Grow. Cook. Drink.: Ken Regal of Just Harvest

During his time at social-justice organization Just Harvest, Ken Regal has worked to fight for change that “has a big impact.”

Photos by Laura Petrilla


Ken Regal, executive director of the social-justice organization Just Harvest, believes no one should go to bed on an empty stomach. “The idea that people are allowed to be struggling with hunger in this country is a moral outrage to me,” he says.

Regal, born in Brooklyn and raised in Pittsburgh, says the drive to fight for equality came naturally to him. “I get some of that commitment from being raised with Jewish social and ethical teachings about how we’re supposed to care for our community, and some of it I get from just looking around and seeing that these are solvable problems,” he says.

Just Harvest’s most recent achievement is the application of wireless technology that simplifies the use of EBT cards — the modern equivalent of food stamps — at nine area farmers markets. It took about five years to implement the program, and Regal says it’s a success. He says an average of $19.5 million of food-assistance money is spent monthly in Allegheny County, and diverting even a fraction of that money to farmers markets instead of grocery stores has a big impact. “If local farmers are receiving even a small percentage of that money, and if those 160,000 people on food assistance have better options for affordable, local, nutritious food, that’s a win-win,” he says.

Additionally, consumers not on food assistance may for the first time use debit cards at farmers markets. As a result, there’s been an uptick in sales. Regal says the 90 participating farmers and vendors, in general a lower-income group themselves, “are absolutely thrilled.”

Regal started working for Just Harvest in 1986 and became its executive director in 2012. All along, his goal has been to fight for change that doesn’t simply solve problems but also “has a big impact.”

Regal and Just Harvest have a long history of creating a big impact. The organization started in the 1980s, when it worked to bring the new federal School Breakfast Program into Pittsburgh-area schools. “When we look back on this all these years later, it seems so obvious to everyone that there is a school breakfast program,” Regal says. Although it might seem obvious now that all children should start their days with a healthy meal, at the time it was a huge accomplishment to recognize that government could and should play a role in making that happen.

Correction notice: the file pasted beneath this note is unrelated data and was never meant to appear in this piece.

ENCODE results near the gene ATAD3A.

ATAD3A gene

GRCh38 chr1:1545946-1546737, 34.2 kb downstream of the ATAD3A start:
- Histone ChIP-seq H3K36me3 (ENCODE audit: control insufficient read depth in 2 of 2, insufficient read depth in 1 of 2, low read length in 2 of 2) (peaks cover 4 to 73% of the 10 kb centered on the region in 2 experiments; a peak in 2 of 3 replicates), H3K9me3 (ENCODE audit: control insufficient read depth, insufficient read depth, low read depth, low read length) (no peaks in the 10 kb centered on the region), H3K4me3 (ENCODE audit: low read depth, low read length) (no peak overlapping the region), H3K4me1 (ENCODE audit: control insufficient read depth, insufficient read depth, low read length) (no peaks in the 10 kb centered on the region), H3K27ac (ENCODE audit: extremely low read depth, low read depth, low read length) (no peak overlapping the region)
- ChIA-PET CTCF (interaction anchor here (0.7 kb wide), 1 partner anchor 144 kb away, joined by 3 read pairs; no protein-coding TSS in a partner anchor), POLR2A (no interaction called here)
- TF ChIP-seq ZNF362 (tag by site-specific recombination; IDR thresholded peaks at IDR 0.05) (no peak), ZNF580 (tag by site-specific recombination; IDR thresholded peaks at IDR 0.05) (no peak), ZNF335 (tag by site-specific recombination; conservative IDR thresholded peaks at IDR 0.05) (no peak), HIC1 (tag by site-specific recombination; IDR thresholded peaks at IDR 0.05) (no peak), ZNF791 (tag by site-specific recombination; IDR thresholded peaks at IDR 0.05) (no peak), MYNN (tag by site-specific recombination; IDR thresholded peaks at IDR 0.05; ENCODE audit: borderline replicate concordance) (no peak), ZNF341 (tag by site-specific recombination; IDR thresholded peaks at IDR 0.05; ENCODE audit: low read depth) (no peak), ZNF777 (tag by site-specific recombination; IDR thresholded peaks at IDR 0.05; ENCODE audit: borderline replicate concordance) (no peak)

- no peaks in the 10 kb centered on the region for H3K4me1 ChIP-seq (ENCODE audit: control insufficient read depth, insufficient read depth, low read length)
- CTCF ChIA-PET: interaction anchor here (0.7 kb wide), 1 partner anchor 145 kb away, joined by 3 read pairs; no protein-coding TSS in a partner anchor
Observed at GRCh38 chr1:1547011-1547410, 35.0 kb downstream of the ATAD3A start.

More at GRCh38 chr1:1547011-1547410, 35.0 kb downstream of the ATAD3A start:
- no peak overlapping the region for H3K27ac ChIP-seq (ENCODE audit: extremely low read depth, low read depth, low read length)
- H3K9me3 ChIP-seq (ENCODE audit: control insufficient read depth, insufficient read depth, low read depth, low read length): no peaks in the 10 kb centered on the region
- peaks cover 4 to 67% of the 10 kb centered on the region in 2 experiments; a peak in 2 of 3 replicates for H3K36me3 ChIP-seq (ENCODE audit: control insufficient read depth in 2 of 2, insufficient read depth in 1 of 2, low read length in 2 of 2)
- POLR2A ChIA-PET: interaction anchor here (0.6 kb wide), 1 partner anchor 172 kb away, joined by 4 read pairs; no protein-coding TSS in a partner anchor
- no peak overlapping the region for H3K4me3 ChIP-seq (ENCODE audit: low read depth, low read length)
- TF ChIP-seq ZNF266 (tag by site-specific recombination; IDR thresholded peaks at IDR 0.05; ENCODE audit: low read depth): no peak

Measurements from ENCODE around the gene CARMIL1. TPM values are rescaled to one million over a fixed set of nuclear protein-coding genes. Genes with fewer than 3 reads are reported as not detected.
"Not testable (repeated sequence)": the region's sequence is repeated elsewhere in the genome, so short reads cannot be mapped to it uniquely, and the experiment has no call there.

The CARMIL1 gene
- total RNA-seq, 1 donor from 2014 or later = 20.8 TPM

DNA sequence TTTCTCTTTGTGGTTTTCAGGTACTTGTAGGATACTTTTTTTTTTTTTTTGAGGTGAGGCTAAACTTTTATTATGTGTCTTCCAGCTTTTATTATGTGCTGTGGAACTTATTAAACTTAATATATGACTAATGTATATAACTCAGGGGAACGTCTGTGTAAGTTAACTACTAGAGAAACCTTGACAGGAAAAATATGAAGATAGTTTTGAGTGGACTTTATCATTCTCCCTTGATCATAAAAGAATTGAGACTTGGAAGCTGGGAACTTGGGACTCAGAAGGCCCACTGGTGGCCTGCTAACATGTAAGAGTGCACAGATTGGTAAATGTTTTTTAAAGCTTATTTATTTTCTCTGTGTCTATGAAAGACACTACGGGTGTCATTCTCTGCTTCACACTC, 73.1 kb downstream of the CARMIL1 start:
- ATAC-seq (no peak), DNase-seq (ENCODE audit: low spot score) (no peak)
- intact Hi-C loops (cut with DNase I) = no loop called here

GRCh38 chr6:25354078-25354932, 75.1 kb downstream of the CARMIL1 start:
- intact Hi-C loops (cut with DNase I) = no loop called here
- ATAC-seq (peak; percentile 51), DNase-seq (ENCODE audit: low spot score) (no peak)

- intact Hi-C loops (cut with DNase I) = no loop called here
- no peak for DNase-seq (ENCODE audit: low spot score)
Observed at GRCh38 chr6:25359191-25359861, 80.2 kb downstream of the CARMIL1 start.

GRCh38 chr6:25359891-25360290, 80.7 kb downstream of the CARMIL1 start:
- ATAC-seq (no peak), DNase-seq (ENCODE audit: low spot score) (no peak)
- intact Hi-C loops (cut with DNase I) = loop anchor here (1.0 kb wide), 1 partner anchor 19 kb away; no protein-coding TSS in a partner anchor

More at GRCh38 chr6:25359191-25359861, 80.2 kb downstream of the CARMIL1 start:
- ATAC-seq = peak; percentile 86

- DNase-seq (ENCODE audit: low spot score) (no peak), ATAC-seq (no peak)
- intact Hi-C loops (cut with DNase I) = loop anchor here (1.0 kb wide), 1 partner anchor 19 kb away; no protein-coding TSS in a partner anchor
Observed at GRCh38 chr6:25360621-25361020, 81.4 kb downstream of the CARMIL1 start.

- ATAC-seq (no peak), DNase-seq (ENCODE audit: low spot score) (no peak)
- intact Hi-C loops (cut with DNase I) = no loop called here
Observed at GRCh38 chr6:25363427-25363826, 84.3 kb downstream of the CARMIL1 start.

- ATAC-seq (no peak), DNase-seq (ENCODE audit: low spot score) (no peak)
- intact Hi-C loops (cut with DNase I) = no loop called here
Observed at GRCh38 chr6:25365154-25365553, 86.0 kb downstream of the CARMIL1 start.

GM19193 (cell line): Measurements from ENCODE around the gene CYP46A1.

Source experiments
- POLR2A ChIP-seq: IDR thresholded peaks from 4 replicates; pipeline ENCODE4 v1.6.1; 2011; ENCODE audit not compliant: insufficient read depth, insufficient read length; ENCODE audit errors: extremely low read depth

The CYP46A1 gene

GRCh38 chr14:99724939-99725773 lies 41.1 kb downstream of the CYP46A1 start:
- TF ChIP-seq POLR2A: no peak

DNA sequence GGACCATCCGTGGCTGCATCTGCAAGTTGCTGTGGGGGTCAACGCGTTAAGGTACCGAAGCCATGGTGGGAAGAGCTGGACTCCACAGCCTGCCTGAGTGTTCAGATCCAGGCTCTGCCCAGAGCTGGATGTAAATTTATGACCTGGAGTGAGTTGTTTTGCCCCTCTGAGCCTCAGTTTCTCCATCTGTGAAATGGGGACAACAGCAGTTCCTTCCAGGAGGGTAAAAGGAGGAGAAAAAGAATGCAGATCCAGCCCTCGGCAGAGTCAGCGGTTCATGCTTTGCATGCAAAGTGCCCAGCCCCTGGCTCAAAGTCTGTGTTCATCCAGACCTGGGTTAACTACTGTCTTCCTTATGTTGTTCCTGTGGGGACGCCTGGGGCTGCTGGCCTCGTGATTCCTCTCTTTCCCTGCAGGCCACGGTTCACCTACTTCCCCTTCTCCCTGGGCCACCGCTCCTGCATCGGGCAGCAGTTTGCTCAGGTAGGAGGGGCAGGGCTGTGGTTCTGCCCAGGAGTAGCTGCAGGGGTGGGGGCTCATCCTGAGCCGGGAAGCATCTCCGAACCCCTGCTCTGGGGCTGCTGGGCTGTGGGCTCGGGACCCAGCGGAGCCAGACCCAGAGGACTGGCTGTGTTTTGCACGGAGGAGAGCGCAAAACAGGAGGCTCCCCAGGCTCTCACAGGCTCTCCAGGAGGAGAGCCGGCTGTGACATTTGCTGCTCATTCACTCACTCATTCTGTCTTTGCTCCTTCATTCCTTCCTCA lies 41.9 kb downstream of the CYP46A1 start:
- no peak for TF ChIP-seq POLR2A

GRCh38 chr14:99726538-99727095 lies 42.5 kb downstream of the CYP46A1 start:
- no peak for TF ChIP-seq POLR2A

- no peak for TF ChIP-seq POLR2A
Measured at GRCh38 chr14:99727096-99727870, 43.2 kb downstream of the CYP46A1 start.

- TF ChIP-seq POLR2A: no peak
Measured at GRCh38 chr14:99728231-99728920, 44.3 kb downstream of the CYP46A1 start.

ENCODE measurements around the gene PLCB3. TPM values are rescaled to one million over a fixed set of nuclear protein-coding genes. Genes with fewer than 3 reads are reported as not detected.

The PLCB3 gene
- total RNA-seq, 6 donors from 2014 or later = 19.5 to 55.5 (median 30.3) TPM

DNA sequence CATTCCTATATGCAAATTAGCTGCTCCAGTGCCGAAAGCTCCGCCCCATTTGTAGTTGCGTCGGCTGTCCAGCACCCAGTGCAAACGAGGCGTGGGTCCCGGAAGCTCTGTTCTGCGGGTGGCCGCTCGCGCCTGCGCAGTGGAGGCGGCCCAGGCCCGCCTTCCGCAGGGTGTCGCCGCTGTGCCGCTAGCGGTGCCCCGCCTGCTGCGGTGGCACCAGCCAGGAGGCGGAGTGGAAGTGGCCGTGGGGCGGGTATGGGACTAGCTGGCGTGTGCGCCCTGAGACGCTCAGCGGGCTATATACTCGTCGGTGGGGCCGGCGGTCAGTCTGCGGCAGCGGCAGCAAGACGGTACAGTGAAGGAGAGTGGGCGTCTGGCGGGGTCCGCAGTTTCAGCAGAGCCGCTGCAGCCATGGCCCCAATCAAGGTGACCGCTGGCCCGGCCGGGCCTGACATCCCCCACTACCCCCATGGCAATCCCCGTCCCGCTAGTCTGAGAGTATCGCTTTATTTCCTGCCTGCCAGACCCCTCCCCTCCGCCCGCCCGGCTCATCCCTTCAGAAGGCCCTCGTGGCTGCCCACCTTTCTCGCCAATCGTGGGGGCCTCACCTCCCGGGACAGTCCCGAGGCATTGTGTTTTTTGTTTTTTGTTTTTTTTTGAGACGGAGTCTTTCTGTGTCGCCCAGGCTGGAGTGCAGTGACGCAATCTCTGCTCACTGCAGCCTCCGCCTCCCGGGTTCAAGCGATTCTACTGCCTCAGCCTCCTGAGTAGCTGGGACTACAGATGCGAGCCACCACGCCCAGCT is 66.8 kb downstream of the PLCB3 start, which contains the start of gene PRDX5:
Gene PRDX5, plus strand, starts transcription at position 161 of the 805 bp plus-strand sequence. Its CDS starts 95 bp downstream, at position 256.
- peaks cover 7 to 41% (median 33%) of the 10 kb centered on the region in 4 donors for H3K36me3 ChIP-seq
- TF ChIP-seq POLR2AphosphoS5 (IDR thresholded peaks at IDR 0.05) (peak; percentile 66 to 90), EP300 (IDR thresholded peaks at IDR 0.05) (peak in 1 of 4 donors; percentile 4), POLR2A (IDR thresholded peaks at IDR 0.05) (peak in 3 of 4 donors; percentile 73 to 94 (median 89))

Although his drive to fight for social justice is personal, Regal also believes he’s working within the context of a much larger picture. “Everything I do on food issues is to carry out the mission of this organization,” he says. 


Three Jewish students sharing a college apartment brought the all-important question at Hanukkah: Whose mother’s latke recipe is the best? Dave’s mom grated her potatoes. Jeff’s mom boiled and mashed hers. My mother, Barbara Krupp, taught me this method:

Ken’s Mom’s Potato Latkes

  • 2 pounds potatoes
  • 1 pound onions
  • 3 eggs
  • 1 cup matzoh meal
  • 1 teaspoon salt
  • ½ teaspoon pepper
  • Cooking oil for frying
  1. Peel the potatoes and onions and cut into chunks.
  2. Purée the eggs, onions and potatoes in a blender, adding a little of each at a time.
  3. Pour into a large bowl.
  4. Stir in matzoh meal, salt and pepper.
  5. Pour oil ¼-inch deep in a large frying pan; heat on medium-high.
  6. Add batter to the hot oil by scant ¼ cup.
  7. Fry until golden brown, flip and fry other side.
  8. Serve with applesauce or sour cream.

Makes about 30-36 pancakes.

Hey, Dave and Jeff: My mom’s are still the best.


Categories: Eat + Drink Features